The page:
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  • Writer's pictureHBA

MTB Safety Day 4

Let's talk helmets (or lids as I call them).

Helmets are one hit wonders and should be replaced after any significant impact – even if there's no visible sign of damage. They work a bit like a sponge in that they compress under impact to absorb the associated energy/momentum. Unlike sponges though, they don't expand again and only remain in the compressed state. Should you have a second impact in the same area, it can't compress and absorb the impact. You don't need to dent or crack a helmet for it to have done its job. Manufacturers also recommend you replace your lid every 3 years.

MIPS is a nifty feature found in many lids these days, including kids lids. It's incredibly simple and doesn't add significant weight. Put simply, it's a thin plastic liner inside the lid that's designed to reduce angular/rotational forces on the brain in a crash. Think about it, what's the chance of falling off the bike and landing head first completely vertically? You're far more likely to crash with some sort of angular impact which does all sorts of nasties to the brain – not good. For more info, head over to the MIPS website. There are other similar systems such as POC's SPIN.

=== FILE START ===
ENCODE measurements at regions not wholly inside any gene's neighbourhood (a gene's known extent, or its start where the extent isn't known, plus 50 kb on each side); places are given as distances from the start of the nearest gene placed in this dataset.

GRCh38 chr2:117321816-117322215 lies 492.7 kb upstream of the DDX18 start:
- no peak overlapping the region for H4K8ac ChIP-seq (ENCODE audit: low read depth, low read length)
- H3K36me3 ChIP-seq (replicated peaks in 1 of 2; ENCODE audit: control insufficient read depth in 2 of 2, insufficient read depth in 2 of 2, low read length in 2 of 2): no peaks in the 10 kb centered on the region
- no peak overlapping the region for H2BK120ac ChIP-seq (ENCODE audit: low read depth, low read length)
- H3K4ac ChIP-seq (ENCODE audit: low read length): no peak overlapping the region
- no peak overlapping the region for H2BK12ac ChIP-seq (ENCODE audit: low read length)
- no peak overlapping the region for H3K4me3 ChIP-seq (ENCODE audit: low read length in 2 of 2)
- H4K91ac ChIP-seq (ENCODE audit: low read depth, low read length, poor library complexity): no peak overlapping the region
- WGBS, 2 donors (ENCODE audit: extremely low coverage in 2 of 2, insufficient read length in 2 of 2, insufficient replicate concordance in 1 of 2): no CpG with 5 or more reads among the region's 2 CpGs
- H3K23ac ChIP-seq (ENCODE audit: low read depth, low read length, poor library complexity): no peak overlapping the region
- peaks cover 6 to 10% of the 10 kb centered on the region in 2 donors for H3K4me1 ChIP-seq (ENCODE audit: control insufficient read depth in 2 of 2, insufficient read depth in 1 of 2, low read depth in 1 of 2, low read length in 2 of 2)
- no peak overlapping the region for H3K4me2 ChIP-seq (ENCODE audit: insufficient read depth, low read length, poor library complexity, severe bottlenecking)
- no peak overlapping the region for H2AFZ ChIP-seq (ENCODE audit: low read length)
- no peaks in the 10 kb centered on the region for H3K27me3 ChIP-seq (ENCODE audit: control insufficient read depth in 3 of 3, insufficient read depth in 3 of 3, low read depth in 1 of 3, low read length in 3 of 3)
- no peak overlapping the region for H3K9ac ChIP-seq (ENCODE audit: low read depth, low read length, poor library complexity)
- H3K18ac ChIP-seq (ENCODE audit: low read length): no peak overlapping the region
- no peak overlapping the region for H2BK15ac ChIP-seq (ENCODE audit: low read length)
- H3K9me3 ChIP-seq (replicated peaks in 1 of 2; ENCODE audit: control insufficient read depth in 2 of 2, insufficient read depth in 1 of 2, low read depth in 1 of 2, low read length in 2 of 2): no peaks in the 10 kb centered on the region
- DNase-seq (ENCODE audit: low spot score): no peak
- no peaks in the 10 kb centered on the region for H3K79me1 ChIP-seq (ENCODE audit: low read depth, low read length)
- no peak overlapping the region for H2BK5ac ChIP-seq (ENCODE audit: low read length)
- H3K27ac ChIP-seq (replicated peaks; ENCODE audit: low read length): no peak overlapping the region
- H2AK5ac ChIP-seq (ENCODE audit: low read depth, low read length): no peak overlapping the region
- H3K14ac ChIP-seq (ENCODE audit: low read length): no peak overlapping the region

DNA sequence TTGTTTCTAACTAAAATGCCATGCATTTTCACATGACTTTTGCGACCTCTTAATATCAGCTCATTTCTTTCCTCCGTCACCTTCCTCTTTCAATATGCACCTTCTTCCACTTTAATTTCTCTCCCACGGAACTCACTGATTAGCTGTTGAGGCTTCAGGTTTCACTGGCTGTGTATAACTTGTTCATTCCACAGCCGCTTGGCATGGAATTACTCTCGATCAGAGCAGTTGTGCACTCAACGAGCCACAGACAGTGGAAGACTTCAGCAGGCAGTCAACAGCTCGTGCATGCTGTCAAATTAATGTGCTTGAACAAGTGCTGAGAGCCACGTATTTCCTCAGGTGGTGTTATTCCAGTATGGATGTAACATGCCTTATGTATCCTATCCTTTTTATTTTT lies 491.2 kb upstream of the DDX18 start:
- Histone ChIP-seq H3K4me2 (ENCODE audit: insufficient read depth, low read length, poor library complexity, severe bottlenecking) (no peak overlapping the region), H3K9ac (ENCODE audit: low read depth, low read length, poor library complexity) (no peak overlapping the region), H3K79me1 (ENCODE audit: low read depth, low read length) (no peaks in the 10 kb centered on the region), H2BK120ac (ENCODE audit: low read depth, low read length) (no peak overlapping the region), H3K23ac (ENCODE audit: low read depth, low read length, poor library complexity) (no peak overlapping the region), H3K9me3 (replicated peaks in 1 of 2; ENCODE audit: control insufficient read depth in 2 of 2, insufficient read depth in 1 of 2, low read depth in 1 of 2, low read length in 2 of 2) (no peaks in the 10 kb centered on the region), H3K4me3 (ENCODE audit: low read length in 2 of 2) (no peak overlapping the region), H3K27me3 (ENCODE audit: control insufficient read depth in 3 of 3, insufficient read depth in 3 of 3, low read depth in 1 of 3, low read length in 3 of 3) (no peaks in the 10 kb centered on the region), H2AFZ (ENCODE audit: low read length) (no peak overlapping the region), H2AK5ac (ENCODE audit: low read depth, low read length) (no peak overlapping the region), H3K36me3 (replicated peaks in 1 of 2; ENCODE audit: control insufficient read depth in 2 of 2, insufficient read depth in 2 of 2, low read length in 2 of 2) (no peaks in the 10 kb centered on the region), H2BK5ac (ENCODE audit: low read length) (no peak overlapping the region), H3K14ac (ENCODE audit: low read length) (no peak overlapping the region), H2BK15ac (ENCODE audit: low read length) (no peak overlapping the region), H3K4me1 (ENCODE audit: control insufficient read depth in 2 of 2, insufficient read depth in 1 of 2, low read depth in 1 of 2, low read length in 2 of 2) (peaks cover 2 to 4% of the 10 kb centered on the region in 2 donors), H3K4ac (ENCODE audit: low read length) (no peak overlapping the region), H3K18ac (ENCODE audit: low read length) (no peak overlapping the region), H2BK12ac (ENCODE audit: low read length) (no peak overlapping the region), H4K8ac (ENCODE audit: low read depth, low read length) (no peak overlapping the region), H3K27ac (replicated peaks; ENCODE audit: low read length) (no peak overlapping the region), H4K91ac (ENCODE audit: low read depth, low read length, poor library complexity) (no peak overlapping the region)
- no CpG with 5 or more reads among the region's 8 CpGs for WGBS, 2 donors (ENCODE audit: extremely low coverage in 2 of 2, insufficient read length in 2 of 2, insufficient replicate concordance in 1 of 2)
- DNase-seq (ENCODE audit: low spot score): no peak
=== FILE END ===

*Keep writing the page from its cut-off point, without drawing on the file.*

Of course, a lid won't do much good if it doesn't fit properly! And wearing 3 at once is a bit silly 😉 Here's how to fit it properly: 🚲 Undo the retention dial/adjuster at the back of the lid. 🚲 Stick it on your head so that the front covers most of your forehead, no more than 2 finger's width above your eyebrow. 🚲 Dial in the adjuster at the back so it's snug but not uncomfortable. Tilt your head forward and bring your hands in front of your face. Try and shake the lid off your head – it shouldn't fall off. 🚲 Do up the chin strap, this should be tight enough that you can't get the strap past your chin and in your mouth (kids love this challenge). To tighten, pull the straps “tail” to make it longer. 🚲 Where the chin strap branches out in a Y shape should be just below your ears, adjust the buckle here to fit. Some lids don't have a fit adjuster at the back and rely on different thickness of pads for a good fit. My recommendation is to simply get one with a fit adjuster dial. For kids, check they haven't outgrown their current lid – it'll be obvious if it's too small as it'll sit on top of their head rather than surrounding the whole head. Lastly, you don't need to spend a fortune on a lid. All lids sold in the UK must comply to a minimum standard, look for a CE mark on the box or inside the lid.


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